“Viewing stars against a jet black sky is like diamonds on velvet, and star clusters with points of light too numerous to count fill the eyepiece like fireworks.” ~ Geoff Goins, Park Ranger, founder of Night Sky Adventures

New Mexico skies are so spectacular that an astronomy community has emerged near Silver City. The New Mexico Skies Astronomy Enclave is 20 miles north of Deming, or 30 miles south of Silver City on highway 180, near the City of Rocks State Park. The community has implemented covenants in the homeowner association bylaws restricting light to protect the dark sky phenomena that makes their location special. The New Mexico Skies observatory is next door, making this emerging community a haven for astronomy buffs. There are also rentals available in the area for amateur astronomers looking to enjoy a getaway that involves a celestial light show every night.

Stars-N-Parks hosts family friendly star parties in six southern New Mexico state parks:

  • City of Rocks State Park, Faywood
  • Leasburg Dam State Park, Radium Springs
  • Pancho Villa State Park, Columbus
  • Caballo State Park, Caballo
  • Oliver Lee State Park, Alamogordo

These family star parties offer camping in the state parks, “tours” of the night sky and sometimes visits to an observatory. TIP: You can get a discount if you volunteer to help with the events.

There are numerous options for learning more about the night sky throughout New Mexico. For the sake of expediency, I have included five suggestions below.

1) Very Large Array (Socorro): One of the world’s premier astronomical radio observatories. The installation consists of 27 radio antennas in a Y-shaped   configuration fifty miles west of Socorro on the Plains of San Agustin 

2) Chaco Culture National Historic Park (between Cuba & Farmington): They host a night sky program with presentations on archaeoastronomy and the role the heavens played in the life of the Chacoan people.

3) Astronomy Adventures (Cerrillos): Provides star tours on the Turquoise Trail with Peter, a park ranger by day, astronomer by night.

4) New Mexico Skies (between Silver City & Deming): Cabin rentals bordering the Lincoln National Forest. Hike by day, stargaze by night.

5) Night Sky Adventures (was Red River, now in Bandelier): Another park ranger by day, astronomer by night. This fellow also taught astronomy at the University of New Mexico Taos branch, though the repetition in theme makes me wonder if park rangers have spent more time looking at the heavens than most.

Whether you get expert astronomy insight or just lie in the back of a pickup, take the time to look up and savor the New Mexico sky.

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CONTINENTAL DIVIDE TRAIL

Congress established the Continental Divide Trail (CDT) in 1978. The trail represents a monumental conservation effort. Stretching 3,100 miles from Canada to Mexico, the CDT traverses a multitude of biospheres, from tundra to desert, each with an enormous variety of wildlife. Additionally, almost 2000 natural, cultural and historical treasures can be seen on this route. As of December, 2015, 85% of the Trail is complete. In New Mexico, 775 miles have been completed, with 80 miles remaining. The 80 miles of incomplete trail can be traveled by walking dirt and paved roads.

The Crazy Cook Monument is the most commonly recognized starting (or finishing) point of the Continental Divide Trail. Due to its remote location, absent lodging or services, Columbus, New Mexico is considered a legitimate alternative for those hiking or biking the CDT. Shuttle service to the border terminus is available from Columbus. For those hiking longer stretches or attempting the entire route, it is best not to leave your car parked at the border.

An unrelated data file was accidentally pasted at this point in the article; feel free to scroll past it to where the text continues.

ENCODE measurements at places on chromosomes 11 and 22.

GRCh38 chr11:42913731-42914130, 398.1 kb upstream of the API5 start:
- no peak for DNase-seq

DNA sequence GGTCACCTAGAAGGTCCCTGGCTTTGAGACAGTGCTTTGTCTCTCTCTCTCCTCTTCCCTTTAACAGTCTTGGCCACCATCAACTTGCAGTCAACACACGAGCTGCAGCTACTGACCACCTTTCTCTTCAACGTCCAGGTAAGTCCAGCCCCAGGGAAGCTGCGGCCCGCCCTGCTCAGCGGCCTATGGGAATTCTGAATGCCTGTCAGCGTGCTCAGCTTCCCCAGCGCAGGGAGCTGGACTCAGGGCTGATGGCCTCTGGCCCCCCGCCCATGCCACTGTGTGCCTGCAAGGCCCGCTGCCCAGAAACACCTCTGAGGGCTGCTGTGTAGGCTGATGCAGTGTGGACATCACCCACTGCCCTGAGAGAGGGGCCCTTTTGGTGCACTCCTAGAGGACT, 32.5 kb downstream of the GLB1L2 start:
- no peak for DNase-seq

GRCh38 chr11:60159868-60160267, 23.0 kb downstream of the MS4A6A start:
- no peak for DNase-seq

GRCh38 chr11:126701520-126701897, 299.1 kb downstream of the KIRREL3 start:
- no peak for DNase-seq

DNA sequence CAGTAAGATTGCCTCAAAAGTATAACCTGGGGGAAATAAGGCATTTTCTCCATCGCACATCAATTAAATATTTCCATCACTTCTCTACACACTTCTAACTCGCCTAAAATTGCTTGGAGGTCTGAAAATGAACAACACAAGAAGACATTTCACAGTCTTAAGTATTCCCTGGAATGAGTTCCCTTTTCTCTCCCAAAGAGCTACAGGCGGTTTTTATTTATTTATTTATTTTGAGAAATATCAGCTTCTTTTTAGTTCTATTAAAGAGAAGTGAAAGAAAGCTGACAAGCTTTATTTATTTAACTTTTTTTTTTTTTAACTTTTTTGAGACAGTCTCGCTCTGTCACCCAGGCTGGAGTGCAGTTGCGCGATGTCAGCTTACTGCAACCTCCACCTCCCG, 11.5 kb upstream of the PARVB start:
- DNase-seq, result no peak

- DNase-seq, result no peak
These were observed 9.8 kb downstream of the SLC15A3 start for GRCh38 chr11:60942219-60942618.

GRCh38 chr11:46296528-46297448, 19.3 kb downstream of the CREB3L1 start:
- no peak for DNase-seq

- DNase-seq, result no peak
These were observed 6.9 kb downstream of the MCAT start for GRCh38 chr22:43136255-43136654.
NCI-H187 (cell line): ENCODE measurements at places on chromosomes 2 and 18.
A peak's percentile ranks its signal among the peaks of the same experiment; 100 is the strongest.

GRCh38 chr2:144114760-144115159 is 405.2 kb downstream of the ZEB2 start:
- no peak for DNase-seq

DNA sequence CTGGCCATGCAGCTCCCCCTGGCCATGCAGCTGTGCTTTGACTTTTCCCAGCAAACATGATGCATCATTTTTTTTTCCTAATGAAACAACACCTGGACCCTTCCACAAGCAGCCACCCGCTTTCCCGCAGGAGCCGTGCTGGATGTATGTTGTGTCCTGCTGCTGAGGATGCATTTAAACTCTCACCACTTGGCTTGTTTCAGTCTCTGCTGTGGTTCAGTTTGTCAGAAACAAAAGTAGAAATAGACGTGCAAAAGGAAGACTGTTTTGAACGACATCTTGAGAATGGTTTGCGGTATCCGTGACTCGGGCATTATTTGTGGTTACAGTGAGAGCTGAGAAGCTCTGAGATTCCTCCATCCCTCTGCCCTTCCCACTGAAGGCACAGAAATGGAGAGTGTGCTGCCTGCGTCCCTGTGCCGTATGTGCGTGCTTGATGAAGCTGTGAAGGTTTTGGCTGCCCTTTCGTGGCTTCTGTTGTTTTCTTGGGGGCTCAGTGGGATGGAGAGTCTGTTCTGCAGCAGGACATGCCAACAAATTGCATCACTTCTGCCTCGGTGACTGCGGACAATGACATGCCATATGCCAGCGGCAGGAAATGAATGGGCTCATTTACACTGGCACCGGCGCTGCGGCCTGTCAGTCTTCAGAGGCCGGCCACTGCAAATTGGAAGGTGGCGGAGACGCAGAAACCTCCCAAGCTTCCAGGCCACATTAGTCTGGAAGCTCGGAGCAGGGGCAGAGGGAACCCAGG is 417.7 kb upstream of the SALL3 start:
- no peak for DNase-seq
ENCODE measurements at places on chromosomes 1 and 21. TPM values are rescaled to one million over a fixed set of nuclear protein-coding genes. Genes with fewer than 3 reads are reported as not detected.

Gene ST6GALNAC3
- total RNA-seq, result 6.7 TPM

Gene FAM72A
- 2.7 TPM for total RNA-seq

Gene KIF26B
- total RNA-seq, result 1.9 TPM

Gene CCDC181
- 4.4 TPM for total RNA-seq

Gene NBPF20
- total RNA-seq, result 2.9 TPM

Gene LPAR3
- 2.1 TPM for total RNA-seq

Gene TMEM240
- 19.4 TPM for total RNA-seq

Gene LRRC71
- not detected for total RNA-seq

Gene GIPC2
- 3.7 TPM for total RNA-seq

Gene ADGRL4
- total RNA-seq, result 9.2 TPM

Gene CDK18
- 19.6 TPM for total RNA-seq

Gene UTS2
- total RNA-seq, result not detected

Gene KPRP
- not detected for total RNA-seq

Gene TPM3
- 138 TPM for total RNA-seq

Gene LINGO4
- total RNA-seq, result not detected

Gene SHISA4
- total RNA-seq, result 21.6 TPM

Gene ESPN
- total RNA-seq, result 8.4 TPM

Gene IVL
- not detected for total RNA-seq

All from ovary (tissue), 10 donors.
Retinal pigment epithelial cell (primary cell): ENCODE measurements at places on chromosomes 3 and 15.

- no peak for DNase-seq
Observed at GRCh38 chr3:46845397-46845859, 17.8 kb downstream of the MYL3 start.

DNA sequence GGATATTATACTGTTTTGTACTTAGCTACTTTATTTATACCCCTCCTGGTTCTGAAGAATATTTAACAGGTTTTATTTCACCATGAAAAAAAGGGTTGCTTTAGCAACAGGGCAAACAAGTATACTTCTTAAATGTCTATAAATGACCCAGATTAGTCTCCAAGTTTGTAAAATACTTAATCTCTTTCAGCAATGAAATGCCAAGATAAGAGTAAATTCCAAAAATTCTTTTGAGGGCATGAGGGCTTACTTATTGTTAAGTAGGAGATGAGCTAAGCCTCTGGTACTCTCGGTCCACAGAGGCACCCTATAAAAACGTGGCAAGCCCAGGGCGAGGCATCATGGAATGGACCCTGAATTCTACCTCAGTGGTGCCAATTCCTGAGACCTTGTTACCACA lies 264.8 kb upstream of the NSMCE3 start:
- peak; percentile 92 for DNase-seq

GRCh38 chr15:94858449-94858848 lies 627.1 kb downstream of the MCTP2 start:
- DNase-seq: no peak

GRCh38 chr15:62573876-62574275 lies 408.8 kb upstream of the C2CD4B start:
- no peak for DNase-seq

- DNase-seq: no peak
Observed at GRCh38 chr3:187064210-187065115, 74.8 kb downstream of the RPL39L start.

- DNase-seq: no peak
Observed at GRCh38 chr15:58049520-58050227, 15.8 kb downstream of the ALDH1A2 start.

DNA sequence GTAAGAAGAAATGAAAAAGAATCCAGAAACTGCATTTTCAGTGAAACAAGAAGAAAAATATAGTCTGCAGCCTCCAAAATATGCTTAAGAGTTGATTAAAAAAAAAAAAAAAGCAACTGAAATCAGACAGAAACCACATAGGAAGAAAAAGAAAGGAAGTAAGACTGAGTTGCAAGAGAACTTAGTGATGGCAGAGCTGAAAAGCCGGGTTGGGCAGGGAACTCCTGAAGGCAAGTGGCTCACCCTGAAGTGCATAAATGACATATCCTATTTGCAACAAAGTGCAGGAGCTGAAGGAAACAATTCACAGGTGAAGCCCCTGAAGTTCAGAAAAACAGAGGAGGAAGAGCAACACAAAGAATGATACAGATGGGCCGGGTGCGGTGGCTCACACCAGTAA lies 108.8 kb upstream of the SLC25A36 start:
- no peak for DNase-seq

New Mexico’s stretch of the CDT traverses the Big Hatchet Mountains Wilderness, the Gila Wilderness, the Aldo Leopold Wilderness, El Malpais, the Rio Puerco, the Chama River Wilderness and San Pedro Parks before entering the Colorado Rockies. Retracing the steps of Geronimo and ancient traders, there are historical landmarks to visit along each stretch.

The route is sparsely populated; however, the wildlife is abundant, including pronghorn antelope, mule deer, black bear, mountain lion, roadrunner, lizard, javelina and turkey vultures. The vegetation is primarily pinon-juniper, ponderosa pine, cottonwood, aspen, mesquite, leafy aster, prickly pear, and yucca.

Notable towns & sites on the New Mexico CDT include:

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It might be time to plan your trip to Stevens Trail on the North Fork of the American Wild and Scenic River.

The wildflowers were peaking this weekend and lots of people were out. It’s hard to believe that such a wild place is less than an hour from Sacramento. 

- BLMer and photographer Bob Wick   

Stevens Trail is listed on the National Register of Historic Places. The trail is a popular year-round hiking trail in the lower elevations of the Sierra Nevada mountain range. Historically, the trail connected the town of Iowa Hill with the city of Colfax, both in Placer County, California. The current trail extends 4.5 miles along the northwestern slope of the North Fork of the American River Canyon.  

A New Adventure

Starting today I am going to start looking into places I would like to internship and volunteer for the summer. States I am concidering so far are: Here (Colorado), Utah, Idaho, Oregon, Montana, and Whyoming. I’m still stuck inbetween wanting to go into The Wildlife Exology side of my degree, or the Outdoor recreation side. I’m hoping that this adventure will help me into an awesome experiance and really figure out the path I would be most conforatable going on.

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Happy Birthday, Colorado! On this day in 1876, Colorado became a state; we celebrate with a amazing photos from Handies Peak Wilderness Study Area - one of our favorites. 

The scenic quality of the Handies Peak Wilderness Study Area in Colorado is outstanding due to the interaction of mountainous landforms; multi-colored rock strata; diverse vegetation; and vast, open vistas. Handies Peak itself rises 14,048 feet over the area and is the highest point of land managed by the Bureau of Land Management outside of Alaska. This WSA also hosts 12 other peaks that rise over 13,000 feet, three major canyons, numerous small drainages, glacial cirques and three alpine lakes. The landscape a variety of volcanic, glacial and Precambrian formations. A rock glacier formation is also located at the head of American Basin.

This is an area perfect for hiking, backpacking, camping, mountain climbing and photography.  Guaranteed to inspire!

Photos by Bob Wick, Wilderness Specialist for BLM’s National Conservation Lands